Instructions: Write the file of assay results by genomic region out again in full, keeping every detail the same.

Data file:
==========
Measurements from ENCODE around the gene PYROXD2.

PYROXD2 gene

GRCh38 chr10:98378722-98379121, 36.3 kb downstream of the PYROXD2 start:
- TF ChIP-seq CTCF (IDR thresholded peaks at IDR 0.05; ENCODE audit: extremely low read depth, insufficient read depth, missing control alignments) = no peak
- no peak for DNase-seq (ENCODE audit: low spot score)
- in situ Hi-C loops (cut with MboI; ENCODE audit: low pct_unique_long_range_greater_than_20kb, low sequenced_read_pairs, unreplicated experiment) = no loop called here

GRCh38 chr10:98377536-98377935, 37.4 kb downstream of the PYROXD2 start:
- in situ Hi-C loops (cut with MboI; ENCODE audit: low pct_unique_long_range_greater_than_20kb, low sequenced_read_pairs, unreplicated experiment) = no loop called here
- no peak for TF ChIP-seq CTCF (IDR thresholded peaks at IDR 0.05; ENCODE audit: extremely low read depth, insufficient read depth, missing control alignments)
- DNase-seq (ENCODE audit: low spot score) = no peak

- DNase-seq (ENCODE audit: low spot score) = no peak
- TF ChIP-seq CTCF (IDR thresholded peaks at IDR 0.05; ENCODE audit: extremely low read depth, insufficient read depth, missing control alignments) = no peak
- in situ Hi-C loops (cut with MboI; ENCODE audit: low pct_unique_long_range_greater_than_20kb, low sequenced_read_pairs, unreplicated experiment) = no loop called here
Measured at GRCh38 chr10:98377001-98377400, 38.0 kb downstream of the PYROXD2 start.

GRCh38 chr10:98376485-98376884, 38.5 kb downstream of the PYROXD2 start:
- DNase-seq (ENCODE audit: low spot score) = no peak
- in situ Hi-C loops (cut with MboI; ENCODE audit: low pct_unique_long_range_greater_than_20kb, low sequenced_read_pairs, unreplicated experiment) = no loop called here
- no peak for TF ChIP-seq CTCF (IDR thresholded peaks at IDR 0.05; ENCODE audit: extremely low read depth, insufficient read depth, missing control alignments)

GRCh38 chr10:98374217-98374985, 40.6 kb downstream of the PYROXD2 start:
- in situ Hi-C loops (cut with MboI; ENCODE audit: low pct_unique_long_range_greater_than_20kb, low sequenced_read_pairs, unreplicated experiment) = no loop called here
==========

Measurements from ENCODE around the gene PYROXD2.

PYROXD2 gene

GRCh38 chr10:98378722-98379121, 36.3 kb downstream of the PYROXD2 start:
- TF ChIP-seq CTCF (IDR thresholded peaks at IDR 0.05; ENCODE audit: extremely low read depth, insufficient read depth, missing control alignments) = no peak
- no peak for DNase-seq (ENCODE audit: low spot score)
- in situ Hi-C loops (cut with MboI; ENCODE audit: low pct_unique_long_range_greater_than_20kb, low sequenced_read_pairs, unreplicated experiment) = no loop called here

GRCh38 chr10:98377536-98377935, 37.4 kb downstream of the PYROXD2 start:
- in situ Hi-C loops (cut with MboI; ENCODE audit: low pct_unique_long_range_greater_than_20kb, low sequenced_read_pairs, unreplicated experiment) = no loop called here
- no peak for TF ChIP-seq CTCF (IDR thresholded peaks at IDR 0.05; ENCODE audit: extremely low read depth, insufficient read depth, missing control alignments)
- DNase-seq (ENCODE audit: low spot score) = no peak

- DNase-seq (ENCODE audit: low spot score) = no peak
- TF ChIP-seq CTCF (IDR thresholded peaks at IDR 0.05; ENCODE audit: extremely low read depth, insufficient read depth, missing control alignments) = no peak
- in situ Hi-C loops (cut with MboI; ENCODE audit: low pct_unique_long_range_greater_than_20kb, low sequenced_read_pairs, unreplicated experiment) = no loop called here
Measured at GRCh38 chr10:98377001-98377400, 38.0 kb downstream of the PYROXD2 start.

GRCh38 chr10:98376485-98376884, 38.5 kb downstream of the PYROXD2 start:
- DNase-seq (ENCODE audit: low spot score) = no peak
- in situ Hi-C loops (cut with MboI; ENCODE audit: low pct_unique_long_range_greater_than_20kb, low sequenced_read_pairs, unreplicated experiment) = no loop called here
- no peak for TF ChIP-seq CTCF (IDR thresholded peaks at IDR 0.05; ENCODE audit: extremely low read depth, insufficient read depth, missing control alignments)

GRCh38 chr10:98374217-98374985, 40.6 kb downstream of the PYROXD2 start:
- in situ Hi-C loops (cut with MboI; ENCODE audit: low pct_unique_long_range_greater_than_20kb, low sequenced_read_pairs, unreplicated experiment) = no loop called here